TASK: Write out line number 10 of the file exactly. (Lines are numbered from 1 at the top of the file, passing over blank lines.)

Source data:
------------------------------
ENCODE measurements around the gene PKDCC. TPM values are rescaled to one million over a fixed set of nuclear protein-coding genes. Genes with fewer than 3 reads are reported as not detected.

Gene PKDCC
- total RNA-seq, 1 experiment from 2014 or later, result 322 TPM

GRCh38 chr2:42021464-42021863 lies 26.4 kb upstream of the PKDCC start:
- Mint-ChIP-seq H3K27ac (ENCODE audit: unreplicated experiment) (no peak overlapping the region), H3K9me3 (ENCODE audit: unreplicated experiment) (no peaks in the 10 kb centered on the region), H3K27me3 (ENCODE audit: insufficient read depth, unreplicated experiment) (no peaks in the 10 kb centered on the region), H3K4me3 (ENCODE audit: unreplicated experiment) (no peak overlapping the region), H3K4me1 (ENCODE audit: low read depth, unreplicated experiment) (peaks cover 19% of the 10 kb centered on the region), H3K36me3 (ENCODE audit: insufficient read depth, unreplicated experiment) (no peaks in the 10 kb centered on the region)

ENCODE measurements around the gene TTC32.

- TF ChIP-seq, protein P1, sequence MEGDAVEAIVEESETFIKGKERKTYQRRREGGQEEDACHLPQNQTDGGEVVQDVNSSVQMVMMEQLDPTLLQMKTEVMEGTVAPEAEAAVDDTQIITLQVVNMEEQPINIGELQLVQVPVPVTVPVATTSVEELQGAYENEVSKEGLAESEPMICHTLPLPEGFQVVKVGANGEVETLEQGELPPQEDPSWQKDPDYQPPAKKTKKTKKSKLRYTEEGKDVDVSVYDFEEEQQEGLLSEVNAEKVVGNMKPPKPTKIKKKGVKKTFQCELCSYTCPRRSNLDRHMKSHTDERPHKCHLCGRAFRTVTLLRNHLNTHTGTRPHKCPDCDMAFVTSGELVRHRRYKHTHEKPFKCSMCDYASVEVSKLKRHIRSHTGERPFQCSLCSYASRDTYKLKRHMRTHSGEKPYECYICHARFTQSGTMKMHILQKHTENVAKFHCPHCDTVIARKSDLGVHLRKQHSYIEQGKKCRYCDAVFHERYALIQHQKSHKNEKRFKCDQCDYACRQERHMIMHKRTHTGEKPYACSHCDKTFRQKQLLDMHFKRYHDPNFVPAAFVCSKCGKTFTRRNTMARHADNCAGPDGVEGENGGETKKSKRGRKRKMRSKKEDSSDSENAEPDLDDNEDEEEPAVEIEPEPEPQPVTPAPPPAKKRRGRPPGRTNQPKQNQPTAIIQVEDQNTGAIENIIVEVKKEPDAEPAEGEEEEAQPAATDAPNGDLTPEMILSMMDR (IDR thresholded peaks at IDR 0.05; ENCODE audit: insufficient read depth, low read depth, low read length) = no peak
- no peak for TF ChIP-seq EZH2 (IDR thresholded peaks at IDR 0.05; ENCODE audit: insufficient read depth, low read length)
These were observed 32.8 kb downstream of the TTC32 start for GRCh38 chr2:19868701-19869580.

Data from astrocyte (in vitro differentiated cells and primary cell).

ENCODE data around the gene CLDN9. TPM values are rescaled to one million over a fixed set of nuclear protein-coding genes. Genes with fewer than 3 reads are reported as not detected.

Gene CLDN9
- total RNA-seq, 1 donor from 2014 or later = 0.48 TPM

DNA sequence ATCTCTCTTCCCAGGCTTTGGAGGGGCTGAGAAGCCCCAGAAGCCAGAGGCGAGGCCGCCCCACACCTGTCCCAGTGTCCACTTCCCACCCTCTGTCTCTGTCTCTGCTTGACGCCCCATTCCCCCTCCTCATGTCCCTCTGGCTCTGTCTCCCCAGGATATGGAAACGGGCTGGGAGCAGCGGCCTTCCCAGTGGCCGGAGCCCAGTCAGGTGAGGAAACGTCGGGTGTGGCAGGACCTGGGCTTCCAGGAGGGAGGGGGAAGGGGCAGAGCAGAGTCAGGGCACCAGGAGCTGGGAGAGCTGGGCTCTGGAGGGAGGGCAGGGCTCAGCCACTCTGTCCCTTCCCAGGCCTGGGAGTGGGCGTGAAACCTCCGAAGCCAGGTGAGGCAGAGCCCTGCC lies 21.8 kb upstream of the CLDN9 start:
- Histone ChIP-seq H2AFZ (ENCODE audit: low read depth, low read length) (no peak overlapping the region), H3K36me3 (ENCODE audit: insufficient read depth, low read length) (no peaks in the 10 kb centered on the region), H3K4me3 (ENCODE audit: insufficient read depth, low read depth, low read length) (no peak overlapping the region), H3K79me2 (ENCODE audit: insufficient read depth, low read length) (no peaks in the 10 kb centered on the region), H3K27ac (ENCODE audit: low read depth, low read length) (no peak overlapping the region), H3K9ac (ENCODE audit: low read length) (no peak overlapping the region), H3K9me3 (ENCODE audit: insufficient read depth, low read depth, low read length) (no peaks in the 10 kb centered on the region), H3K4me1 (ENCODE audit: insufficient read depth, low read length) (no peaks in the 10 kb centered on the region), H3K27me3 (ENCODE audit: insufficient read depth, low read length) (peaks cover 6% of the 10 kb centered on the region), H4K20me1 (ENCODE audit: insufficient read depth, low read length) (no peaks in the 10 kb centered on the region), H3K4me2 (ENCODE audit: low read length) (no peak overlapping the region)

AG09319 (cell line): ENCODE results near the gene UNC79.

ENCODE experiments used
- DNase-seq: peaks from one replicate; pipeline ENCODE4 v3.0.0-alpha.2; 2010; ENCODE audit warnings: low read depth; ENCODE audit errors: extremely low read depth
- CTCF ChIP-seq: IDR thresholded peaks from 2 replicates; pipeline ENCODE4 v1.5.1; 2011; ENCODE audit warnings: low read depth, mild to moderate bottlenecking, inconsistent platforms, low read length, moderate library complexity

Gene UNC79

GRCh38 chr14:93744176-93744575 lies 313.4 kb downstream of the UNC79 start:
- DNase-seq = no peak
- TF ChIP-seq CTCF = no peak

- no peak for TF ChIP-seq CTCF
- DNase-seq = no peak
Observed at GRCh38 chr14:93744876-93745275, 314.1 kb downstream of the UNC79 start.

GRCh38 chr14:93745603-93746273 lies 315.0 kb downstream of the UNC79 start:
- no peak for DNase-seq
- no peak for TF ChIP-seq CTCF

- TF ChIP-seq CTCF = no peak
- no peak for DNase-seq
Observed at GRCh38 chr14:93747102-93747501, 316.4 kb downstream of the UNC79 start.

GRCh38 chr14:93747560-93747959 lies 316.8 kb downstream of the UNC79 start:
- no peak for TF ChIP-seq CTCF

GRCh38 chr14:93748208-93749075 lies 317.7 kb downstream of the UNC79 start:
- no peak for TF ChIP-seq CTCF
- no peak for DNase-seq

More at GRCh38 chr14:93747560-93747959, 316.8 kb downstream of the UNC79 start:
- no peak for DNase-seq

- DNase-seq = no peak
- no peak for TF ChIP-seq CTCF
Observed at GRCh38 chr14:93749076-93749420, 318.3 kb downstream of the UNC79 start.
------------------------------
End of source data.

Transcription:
Data from astrocyte (in vitro differentiated cells and primary cell).